home. On the 24th day of May 1865 they were honorably discharged at Richmond, Texas, and
then forced to walk. They walked from Richmond to fourteen miles from Paris, Texas, about 300
miles. Since they had enlisted from the same general area, they were all headed in the same
general direction. My father said they got so thirsty they would lie on their bellies and drink water
out of cow tracks. These men were in the service of the State of Texas during the Civil War to
protect the State against the Indians, Mexicans and Yankees. They never were absent from their
commands without permission. They never deserted and served with fidelity and honor to
themselves and the command of the Confederate States of America."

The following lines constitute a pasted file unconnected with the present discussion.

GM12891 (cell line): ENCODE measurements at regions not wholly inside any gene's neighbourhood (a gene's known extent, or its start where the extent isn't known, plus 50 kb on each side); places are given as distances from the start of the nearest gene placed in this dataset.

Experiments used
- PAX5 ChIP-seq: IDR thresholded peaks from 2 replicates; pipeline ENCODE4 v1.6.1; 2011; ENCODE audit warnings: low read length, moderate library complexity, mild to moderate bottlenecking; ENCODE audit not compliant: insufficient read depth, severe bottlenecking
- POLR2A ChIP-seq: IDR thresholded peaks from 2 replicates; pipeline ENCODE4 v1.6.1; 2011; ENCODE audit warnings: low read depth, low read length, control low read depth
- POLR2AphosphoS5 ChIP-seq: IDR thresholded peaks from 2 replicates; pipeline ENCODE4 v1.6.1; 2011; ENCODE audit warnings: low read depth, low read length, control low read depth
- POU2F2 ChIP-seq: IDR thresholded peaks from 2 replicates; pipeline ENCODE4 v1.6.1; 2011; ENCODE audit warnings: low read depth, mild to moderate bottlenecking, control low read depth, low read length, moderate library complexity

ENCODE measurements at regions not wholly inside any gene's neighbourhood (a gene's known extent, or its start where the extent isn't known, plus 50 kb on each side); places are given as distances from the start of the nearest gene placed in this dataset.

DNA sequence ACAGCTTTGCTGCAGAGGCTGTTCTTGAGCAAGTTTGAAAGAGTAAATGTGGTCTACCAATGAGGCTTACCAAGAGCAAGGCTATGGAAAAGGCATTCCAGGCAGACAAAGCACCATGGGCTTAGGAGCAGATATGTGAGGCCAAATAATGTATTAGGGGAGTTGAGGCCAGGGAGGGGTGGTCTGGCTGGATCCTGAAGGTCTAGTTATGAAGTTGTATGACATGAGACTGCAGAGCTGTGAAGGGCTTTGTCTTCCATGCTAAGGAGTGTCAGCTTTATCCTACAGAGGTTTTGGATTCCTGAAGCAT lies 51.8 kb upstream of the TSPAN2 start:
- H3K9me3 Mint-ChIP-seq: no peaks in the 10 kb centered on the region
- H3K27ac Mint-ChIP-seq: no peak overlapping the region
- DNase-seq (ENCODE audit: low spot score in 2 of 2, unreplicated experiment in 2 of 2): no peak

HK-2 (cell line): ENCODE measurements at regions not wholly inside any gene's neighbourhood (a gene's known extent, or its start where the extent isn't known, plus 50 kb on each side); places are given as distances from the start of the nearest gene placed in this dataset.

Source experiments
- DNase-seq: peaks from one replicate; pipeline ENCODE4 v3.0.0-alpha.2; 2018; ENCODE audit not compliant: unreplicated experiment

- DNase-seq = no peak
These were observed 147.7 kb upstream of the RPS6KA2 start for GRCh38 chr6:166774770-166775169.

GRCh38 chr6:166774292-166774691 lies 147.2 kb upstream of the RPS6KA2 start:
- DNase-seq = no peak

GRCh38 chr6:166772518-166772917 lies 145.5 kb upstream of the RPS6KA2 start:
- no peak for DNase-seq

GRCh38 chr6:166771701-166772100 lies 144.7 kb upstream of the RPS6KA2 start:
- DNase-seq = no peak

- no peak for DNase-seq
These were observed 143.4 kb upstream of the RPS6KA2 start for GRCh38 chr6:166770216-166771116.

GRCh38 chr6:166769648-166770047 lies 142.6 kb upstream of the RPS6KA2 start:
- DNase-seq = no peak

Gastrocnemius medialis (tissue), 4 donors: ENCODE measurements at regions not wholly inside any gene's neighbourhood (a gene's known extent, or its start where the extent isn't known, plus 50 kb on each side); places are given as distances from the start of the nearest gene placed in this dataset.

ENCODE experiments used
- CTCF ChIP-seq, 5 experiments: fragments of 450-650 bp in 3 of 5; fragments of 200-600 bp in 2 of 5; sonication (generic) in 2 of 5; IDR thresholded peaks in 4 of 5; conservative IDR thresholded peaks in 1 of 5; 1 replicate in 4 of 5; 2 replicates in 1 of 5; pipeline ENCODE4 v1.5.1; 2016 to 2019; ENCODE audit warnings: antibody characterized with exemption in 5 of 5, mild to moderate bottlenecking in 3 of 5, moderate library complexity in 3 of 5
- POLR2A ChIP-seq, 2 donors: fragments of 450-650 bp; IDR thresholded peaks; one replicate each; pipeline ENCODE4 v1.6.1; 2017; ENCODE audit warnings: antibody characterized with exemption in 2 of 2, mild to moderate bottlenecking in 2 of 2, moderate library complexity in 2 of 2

The Family split and moved to different areas. The Connolly's and J. M. Parkhill's family moved
to around Farmersville-Greenville area. My grandfather J. M. Parkhill Jr. was born Oct. 8, 1870
in Greenville, Texas. The Connolly's later moved to Glen Rose, Texas.
Charles filed for his military pension on Jan 14, 1920. It was approved on Feb. 10, 1920. Also
along with Charles Connolly, two witnesses were at the County Court named Levi Herring and
W. B . Pruitt for Charles Connolly's application for Confederate Pension. Also noted was two
other men that were in the Unit with him and James Parkhill were Gray Jorden and J. F.
Wilkerson. Charles Connolly was a witness for these two men's pension around 1908 or 1910.
James Parkhill was a witness also on Jan. 26, 1920. W. P. Pruitt was also practicing physician
and pronounced Charles Connolly dead due to a cervical break due to old age.
James' Confederate Pension was approved Mar. 11, 1920. James died April 29, 1921 in Savoy,